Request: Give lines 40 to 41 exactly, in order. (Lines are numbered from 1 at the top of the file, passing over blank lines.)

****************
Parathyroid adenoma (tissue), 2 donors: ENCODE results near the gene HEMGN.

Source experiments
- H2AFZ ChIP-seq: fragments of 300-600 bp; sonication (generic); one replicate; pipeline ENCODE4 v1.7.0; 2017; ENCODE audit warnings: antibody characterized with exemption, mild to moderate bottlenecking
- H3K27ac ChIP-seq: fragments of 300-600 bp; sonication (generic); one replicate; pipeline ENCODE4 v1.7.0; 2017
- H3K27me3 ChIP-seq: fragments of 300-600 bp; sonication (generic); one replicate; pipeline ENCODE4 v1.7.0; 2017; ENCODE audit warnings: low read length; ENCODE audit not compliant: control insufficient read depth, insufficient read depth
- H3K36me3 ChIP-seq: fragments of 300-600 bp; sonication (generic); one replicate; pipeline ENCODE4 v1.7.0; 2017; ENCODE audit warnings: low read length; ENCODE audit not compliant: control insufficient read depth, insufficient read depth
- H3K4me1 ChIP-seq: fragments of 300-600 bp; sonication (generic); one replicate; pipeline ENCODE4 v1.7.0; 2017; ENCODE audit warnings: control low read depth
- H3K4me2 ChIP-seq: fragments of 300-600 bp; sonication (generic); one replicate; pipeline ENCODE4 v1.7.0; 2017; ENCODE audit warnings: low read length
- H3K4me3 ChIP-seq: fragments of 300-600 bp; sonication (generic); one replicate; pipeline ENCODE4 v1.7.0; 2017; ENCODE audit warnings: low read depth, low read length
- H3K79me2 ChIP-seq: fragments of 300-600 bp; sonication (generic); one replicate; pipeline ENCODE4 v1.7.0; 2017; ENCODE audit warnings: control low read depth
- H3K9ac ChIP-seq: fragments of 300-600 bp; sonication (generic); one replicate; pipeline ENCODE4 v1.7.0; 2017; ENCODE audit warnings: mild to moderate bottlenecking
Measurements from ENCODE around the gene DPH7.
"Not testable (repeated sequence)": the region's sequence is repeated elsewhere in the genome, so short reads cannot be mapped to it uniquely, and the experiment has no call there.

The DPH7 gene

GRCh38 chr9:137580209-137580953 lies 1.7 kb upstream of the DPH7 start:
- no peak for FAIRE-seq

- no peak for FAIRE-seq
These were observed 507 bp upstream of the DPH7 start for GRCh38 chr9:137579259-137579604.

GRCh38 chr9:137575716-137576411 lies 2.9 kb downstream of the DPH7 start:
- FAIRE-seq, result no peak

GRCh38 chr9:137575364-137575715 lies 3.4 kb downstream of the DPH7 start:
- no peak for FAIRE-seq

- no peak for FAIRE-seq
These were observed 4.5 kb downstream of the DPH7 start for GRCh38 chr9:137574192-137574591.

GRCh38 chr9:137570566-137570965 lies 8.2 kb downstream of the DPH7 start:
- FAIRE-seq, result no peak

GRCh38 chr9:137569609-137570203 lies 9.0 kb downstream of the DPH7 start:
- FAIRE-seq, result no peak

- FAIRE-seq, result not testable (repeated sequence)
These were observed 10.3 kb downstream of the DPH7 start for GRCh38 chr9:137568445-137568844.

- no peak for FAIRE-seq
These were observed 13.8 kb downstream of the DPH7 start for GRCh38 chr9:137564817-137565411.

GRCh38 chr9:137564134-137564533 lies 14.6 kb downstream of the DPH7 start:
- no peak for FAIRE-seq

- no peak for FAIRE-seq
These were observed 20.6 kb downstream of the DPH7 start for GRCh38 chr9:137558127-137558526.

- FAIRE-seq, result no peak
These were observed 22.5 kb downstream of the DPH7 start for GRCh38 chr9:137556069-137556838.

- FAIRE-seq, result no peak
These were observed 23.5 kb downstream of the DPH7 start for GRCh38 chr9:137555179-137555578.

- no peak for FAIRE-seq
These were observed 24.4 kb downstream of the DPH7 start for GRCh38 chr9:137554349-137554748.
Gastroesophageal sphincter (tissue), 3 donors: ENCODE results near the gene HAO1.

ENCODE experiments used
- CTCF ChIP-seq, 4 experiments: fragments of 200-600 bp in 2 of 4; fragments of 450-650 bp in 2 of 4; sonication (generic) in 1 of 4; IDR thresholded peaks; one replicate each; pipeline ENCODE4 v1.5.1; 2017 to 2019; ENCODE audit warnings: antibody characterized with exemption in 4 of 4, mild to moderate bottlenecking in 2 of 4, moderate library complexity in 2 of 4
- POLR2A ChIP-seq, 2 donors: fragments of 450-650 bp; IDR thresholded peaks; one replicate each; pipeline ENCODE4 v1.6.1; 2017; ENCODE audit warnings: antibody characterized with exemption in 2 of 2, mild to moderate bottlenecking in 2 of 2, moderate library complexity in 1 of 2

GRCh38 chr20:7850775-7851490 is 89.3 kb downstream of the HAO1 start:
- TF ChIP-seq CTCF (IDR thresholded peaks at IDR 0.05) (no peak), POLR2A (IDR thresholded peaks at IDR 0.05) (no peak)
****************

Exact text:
These were observed 23.5 kb downstream of the DPH7 start for GRCh38 chr9:137555179-137555578.

- no peak for FAIRE-seq